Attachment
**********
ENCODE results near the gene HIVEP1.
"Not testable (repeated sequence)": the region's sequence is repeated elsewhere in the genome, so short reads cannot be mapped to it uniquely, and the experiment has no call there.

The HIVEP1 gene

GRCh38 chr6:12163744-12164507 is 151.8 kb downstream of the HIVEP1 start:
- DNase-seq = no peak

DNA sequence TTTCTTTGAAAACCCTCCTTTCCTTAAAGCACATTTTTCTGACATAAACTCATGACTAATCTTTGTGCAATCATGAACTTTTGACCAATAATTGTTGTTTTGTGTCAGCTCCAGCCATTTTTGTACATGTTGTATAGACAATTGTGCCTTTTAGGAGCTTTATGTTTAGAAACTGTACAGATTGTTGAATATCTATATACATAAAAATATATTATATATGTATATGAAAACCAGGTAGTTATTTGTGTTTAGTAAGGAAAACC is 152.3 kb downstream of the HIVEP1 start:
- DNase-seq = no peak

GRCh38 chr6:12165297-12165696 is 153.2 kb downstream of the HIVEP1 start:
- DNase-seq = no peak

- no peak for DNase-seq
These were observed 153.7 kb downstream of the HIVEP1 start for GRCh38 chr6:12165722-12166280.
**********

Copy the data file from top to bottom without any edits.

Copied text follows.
ENCODE results near the gene HIVEP1.
"Not testable (repeated sequence)": the region's sequence is repeated elsewhere in the genome, so short reads cannot be mapped to it uniquely, and the experiment has no call there.

The HIVEP1 gene

GRCh38 chr6:12163744-12164507 is 151.8 kb downstream of the HIVEP1 start:
- DNase-seq = no peak

DNA sequence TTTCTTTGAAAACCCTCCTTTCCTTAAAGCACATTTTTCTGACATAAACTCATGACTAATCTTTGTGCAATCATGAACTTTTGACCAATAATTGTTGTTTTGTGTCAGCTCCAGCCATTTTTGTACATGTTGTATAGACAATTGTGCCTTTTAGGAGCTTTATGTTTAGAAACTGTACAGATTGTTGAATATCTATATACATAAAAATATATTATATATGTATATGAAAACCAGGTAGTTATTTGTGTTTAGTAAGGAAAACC is 152.3 kb downstream of the HIVEP1 start:
- DNase-seq = no peak

GRCh38 chr6:12165297-12165696 is 153.2 kb downstream of the HIVEP1 start:
- DNase-seq = no peak

- no peak for DNase-seq
These were observed 153.7 kb downstream of the HIVEP1 start for GRCh38 chr6:12165722-12166280.